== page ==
When we hear about mass violence against marginalized groups of people, most folks would assume that violence has been sparked by hatred. But, experts say that’s not the case. In her recent op ed for the New York Times, Julia Angwin urges that “understanding the distinction between fear-inducing and hateful speech is crucial as we collectively grapple with how to govern global internet platforms.” Angwin consulted the Dangerous Speech Project’s Executive Director Susan Benesch, who said that, “genocidal leaders often use fear of a looming threat to prod groups into pre-emptive violence. Those who commit the violence do not need to hate the people they are attacking. They just need to be afraid of the consequences of not attacking.”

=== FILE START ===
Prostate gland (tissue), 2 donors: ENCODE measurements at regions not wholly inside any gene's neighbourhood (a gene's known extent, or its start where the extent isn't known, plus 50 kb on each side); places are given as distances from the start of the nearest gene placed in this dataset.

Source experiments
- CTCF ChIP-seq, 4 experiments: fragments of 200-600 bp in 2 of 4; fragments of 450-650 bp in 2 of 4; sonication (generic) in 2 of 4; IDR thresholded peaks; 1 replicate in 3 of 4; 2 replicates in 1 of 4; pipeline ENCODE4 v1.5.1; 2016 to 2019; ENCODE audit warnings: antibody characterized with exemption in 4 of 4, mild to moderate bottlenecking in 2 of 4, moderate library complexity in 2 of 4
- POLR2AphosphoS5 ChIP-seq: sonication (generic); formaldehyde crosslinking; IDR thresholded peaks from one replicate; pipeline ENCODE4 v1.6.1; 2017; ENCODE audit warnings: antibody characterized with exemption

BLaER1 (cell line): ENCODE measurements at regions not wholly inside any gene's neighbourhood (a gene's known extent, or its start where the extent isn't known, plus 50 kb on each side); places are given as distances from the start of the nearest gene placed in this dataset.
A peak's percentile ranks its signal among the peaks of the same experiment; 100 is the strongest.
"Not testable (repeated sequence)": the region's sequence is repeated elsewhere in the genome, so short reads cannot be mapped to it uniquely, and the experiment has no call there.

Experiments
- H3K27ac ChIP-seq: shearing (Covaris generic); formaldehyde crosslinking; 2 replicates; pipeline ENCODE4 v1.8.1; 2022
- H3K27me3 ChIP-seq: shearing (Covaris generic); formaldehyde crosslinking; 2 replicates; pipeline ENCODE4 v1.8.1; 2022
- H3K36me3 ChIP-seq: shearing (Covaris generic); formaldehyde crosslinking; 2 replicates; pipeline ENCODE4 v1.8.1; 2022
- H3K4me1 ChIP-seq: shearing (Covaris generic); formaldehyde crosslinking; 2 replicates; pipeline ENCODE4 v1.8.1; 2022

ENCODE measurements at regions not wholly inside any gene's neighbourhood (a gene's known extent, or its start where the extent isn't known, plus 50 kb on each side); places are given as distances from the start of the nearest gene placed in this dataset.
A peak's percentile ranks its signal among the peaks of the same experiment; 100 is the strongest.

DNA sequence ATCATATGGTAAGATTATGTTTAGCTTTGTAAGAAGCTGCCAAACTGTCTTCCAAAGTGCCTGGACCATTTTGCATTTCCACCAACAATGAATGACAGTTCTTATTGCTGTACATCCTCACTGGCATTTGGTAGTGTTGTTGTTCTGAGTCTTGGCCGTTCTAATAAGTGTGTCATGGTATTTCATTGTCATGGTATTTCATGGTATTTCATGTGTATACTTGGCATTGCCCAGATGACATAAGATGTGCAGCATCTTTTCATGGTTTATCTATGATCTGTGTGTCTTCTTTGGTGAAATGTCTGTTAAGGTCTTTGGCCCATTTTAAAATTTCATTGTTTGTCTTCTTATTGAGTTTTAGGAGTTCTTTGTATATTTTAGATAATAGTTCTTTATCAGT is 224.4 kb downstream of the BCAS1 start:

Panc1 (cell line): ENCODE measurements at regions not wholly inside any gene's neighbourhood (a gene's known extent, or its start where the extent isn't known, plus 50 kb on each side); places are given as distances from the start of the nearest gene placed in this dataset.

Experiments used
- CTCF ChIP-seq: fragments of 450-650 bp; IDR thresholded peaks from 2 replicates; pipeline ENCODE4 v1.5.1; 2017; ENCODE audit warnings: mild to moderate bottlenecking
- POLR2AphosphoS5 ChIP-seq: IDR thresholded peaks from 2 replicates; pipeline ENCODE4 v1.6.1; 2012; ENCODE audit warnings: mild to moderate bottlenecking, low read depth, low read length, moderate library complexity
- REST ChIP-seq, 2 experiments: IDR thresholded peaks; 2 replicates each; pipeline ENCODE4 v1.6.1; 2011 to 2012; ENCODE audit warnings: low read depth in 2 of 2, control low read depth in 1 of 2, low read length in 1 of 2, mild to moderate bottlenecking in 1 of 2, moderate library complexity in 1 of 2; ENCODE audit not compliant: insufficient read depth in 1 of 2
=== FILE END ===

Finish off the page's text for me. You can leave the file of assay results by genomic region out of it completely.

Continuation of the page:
Angwin’s op ed is available on the New York Times’ site here.